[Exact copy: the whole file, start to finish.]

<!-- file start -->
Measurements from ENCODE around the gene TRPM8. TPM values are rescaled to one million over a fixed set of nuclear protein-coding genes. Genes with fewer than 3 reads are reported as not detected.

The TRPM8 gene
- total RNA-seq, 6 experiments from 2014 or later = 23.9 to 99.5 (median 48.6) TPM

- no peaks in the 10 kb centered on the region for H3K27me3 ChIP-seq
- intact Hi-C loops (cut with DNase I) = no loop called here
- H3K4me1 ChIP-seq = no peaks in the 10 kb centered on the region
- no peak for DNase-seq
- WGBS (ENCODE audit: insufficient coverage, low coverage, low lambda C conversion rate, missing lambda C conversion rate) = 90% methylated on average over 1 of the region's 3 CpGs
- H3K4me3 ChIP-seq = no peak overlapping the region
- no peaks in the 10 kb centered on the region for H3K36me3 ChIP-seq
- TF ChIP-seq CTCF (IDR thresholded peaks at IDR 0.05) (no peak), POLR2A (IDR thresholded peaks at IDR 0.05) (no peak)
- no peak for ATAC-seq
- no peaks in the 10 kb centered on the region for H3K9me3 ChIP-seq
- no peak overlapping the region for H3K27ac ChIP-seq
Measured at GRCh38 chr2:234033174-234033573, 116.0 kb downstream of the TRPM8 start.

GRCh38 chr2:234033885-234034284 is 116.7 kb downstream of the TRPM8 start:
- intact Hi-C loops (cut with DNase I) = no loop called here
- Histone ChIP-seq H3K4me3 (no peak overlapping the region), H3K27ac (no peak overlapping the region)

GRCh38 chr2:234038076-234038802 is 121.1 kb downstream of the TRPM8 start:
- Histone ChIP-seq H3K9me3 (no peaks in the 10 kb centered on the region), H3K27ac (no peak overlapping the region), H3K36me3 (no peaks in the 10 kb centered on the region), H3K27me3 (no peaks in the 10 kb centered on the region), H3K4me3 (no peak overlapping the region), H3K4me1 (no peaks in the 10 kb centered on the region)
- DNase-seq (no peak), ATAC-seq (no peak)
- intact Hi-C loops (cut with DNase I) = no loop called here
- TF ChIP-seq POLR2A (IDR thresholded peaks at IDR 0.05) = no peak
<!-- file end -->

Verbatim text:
Measurements from ENCODE around the gene TRPM8. TPM values are rescaled to one million over a fixed set of nuclear protein-coding genes. Genes with fewer than 3 reads are reported as not detected.

The TRPM8 gene
- total RNA-seq, 6 experiments from 2014 or later = 23.9 to 99.5 (median 48.6) TPM

- no peaks in the 10 kb centered on the region for H3K27me3 ChIP-seq
- intact Hi-C loops (cut with DNase I) = no loop called here
- H3K4me1 ChIP-seq = no peaks in the 10 kb centered on the region
- no peak for DNase-seq
- WGBS (ENCODE audit: insufficient coverage, low coverage, low lambda C conversion rate, missing lambda C conversion rate) = 90% methylated on average over 1 of the region's 3 CpGs
- H3K4me3 ChIP-seq = no peak overlapping the region
- no peaks in the 10 kb centered on the region for H3K36me3 ChIP-seq
- TF ChIP-seq CTCF (IDR thresholded peaks at IDR 0.05) (no peak), POLR2A (IDR thresholded peaks at IDR 0.05) (no peak)
- no peak for ATAC-seq
- no peaks in the 10 kb centered on the region for H3K9me3 ChIP-seq
- no peak overlapping the region for H3K27ac ChIP-seq
Measured at GRCh38 chr2:234033174-234033573, 116.0 kb downstream of the TRPM8 start.

GRCh38 chr2:234033885-234034284 is 116.7 kb downstream of the TRPM8 start:
- intact Hi-C loops (cut with DNase I) = no loop called here
- Histone ChIP-seq H3K4me3 (no peak overlapping the region), H3K27ac (no peak overlapping the region)

GRCh38 chr2:234038076-234038802 is 121.1 kb downstream of the TRPM8 start:
- Histone ChIP-seq H3K9me3 (no peaks in the 10 kb centered on the region), H3K27ac (no peak overlapping the region), H3K36me3 (no peaks in the 10 kb centered on the region), H3K27me3 (no peaks in the 10 kb centered on the region), H3K4me3 (no peak overlapping the region), H3K4me1 (no peaks in the 10 kb centered on the region)
- DNase-seq (no peak), ATAC-seq (no peak)
- intact Hi-C loops (cut with DNase I) = no loop called here
- TF ChIP-seq POLR2A (IDR thresholded peaks at IDR 0.05) = no peak